Pennsylvania Man Sentenced to 70 Years for Torture and Illegal Arms Export

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HARRISBURG, PA — In a landmark case that traverses international borders and delves into the shadowy realm of illegal arms trade and human rights abuses, Ross Roggio, 55, of Stroudsburg, Pennsylvania, was sentenced to 70 years in prison on Monday. The sentencing was delivered by U.S. District Court Judge Robert D. Mariani for his involvement in the torture of an Estonian citizen in the Kurdistan region of Iraq in 2015, as well as for violations related to the illegal export of weapons parts and services.

Court documents revealed that Roggio orchestrated the abduction and detention of the victim, an employee at a weapons factory Roggio was developing in Iraqi Kurdistan. Over a harrowing 39-day period, the victim was subjected to suffocation, threats of mutilation, and repeated instances of physical and psychological torment at the hands of Kurdish soldiers, acting under Roggio’s direction.

Principal Deputy Assistant Attorney General Nicole M. Argentieri emphasized the gravity of Roggio’s crimes, highlighting the comprehensive nature of the torture inflicted upon the victim. She also pointed out Roggio’s unlawful activities in the arms manufacturing sector, including the unapproved export of firearms components and the unauthorized training of foreign personnel in weapon assembly and operation.

This case marks only the second conviction under the federal torture statute since its enactment in 1994, underscoring the rarity and significance of such prosecutions. Roggio’s conviction on 33 counts, including torture, conspiracy, exporting weapons without proper authorization, smuggling goods, wire fraud, and money laundering, reflects a broad spectrum of criminal activities crossing ethical and legal boundaries.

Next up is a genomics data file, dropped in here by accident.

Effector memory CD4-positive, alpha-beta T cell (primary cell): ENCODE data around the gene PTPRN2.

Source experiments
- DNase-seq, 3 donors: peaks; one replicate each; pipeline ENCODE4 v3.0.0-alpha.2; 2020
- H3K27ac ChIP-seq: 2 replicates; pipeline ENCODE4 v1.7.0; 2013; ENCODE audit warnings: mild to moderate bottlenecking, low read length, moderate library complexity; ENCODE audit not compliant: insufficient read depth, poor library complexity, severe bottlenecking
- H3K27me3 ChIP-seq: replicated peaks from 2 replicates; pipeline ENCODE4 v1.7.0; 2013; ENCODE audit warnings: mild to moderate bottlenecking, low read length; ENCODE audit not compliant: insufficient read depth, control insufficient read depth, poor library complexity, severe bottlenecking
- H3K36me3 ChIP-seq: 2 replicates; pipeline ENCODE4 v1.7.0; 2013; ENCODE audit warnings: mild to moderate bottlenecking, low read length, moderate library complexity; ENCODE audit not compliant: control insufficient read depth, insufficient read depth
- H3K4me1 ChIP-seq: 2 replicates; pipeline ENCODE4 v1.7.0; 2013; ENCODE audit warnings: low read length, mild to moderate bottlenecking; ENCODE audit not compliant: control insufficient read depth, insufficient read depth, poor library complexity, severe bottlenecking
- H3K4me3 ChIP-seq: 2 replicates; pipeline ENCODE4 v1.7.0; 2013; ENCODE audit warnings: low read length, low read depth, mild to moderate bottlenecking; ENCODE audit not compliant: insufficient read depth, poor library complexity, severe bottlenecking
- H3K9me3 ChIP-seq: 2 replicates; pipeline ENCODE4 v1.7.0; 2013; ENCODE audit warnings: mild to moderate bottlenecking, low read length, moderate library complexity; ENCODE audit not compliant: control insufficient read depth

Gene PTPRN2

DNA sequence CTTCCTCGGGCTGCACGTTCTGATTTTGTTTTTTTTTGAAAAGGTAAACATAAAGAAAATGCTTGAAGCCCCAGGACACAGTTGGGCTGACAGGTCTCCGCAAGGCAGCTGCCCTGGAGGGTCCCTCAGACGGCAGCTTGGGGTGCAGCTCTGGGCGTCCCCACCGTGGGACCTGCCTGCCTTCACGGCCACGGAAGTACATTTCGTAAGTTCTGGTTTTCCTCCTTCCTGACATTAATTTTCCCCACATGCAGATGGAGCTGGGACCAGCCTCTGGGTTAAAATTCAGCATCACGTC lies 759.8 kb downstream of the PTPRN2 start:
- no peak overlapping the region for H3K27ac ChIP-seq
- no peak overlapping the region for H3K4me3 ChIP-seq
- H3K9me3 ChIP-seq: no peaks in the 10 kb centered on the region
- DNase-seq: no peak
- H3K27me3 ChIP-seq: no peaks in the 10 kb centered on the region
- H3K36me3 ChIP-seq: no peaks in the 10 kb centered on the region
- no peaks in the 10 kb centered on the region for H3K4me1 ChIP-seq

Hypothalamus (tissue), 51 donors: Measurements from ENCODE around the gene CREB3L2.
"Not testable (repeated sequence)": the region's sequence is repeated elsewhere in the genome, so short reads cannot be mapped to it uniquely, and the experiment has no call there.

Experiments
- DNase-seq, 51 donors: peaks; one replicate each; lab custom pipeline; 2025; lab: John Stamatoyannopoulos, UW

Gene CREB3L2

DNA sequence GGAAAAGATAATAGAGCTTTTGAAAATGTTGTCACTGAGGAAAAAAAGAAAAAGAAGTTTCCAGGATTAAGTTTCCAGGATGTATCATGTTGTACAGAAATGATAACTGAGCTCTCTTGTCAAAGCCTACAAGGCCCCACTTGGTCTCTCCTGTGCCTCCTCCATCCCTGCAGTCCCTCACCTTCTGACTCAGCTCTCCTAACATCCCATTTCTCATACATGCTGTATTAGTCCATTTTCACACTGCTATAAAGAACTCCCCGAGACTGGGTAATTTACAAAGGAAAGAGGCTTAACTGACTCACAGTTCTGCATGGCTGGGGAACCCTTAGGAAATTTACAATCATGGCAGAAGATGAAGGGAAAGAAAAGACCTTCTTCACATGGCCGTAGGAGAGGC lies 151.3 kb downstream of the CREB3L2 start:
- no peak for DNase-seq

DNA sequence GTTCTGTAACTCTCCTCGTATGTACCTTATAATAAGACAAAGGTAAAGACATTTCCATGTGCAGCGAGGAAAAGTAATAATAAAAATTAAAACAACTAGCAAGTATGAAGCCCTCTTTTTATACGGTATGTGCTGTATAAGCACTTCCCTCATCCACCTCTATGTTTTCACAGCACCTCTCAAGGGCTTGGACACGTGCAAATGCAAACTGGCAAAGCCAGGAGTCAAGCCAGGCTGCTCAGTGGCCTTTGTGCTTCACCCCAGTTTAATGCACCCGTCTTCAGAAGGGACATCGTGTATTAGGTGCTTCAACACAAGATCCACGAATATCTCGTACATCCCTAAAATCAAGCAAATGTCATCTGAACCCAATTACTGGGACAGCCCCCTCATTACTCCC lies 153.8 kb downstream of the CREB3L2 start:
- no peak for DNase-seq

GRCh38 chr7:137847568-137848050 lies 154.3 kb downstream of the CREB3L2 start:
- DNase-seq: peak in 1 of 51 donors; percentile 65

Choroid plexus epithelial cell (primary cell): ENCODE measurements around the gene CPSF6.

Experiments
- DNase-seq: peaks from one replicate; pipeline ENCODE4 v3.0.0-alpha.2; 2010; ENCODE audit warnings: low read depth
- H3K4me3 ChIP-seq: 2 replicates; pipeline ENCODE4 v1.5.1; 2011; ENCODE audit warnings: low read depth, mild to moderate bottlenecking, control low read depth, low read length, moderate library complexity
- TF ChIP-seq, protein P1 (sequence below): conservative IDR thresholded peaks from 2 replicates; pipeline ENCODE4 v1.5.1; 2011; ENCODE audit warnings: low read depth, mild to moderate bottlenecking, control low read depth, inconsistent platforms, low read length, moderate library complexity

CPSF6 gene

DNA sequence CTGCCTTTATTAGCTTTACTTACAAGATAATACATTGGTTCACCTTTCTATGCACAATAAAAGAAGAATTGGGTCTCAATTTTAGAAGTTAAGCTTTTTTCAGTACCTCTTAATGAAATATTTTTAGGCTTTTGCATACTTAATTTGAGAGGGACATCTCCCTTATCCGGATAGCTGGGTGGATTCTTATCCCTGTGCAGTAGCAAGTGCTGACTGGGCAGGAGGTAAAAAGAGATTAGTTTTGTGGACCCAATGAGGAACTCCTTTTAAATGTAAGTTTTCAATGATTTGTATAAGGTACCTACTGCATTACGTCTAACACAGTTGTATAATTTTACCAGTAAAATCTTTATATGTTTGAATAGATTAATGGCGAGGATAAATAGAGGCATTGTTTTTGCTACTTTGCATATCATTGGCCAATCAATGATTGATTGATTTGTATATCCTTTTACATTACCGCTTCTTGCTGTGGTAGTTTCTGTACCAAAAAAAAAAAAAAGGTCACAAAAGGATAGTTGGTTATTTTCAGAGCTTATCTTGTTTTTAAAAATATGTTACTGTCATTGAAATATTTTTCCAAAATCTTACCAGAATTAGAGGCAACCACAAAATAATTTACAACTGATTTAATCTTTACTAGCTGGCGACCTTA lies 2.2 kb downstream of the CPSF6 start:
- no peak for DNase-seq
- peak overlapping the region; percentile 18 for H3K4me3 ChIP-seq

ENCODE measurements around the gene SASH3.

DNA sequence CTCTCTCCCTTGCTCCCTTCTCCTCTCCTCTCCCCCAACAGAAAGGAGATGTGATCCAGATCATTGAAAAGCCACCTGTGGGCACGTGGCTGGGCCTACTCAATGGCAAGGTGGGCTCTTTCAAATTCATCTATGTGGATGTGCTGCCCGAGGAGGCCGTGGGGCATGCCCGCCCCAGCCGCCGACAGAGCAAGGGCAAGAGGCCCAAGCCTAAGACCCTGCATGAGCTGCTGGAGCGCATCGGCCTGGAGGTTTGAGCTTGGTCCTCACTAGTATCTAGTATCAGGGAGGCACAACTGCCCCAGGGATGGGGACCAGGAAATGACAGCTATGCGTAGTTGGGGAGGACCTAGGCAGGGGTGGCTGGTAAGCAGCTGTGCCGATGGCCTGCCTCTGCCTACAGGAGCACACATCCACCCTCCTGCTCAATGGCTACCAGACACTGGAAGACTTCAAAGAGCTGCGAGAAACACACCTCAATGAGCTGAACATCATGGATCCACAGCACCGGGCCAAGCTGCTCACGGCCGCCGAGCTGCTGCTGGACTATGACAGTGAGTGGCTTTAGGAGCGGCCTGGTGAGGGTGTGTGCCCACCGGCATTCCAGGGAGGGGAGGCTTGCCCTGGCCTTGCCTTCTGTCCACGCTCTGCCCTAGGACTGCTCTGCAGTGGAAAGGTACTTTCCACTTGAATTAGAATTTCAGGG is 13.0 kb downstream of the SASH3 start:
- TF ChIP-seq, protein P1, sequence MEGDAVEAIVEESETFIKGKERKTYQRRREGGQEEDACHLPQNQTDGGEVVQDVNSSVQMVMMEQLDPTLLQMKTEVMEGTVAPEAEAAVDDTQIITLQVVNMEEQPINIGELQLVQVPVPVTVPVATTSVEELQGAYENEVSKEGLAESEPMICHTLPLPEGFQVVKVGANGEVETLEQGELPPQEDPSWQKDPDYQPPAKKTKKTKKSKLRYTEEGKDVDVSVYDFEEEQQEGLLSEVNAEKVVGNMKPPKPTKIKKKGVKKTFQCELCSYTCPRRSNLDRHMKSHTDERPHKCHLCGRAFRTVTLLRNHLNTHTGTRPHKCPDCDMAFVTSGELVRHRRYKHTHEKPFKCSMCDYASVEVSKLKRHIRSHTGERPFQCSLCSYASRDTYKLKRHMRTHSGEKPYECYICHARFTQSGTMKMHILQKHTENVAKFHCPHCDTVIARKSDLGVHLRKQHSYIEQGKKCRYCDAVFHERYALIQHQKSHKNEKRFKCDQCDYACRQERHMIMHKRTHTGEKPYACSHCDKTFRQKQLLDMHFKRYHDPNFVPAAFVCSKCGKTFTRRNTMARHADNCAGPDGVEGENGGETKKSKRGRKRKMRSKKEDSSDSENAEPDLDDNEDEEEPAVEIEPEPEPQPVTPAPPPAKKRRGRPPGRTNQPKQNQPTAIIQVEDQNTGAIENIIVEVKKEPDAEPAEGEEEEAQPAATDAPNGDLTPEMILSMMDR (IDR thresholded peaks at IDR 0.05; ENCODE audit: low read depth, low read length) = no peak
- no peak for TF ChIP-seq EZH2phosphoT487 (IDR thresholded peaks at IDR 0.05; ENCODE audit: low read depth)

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The investigation, led by the FBI and Homeland Security Investigations (HSI), with contributions from the Department of Commerce’s Bureau of Industry and Security, Office of Export Enforcement, underscores the collaborative effort required to bring such complex international crimes to light. The prosecution team, including Trial Attorney Patrick Jasperse of the Human Rights and Special Prosecutions Section, Trial Attorney Scott A. Claffee of the Counterintelligence and Export Control Section, and Assistant U.S. Attorney Todd K. Hinkley, navigated the intricacies of the case to secure a conviction.

The involvement of the Estonian Internal Security Service, Justice Department’s Office of International Affairs, and Pennsylvania State Police further illustrates the extensive cooperation among domestic and international agencies in addressing acts of torture and the illicit arms trade.

Roggio’s sentencing not only brings closure to a disturbing chapter of abuse and illegal activity but also serves as a potent reminder of the United States’ commitment to upholding human rights and enforcing laws against torture and unauthorized arms dealings, regardless of where such violations occur.

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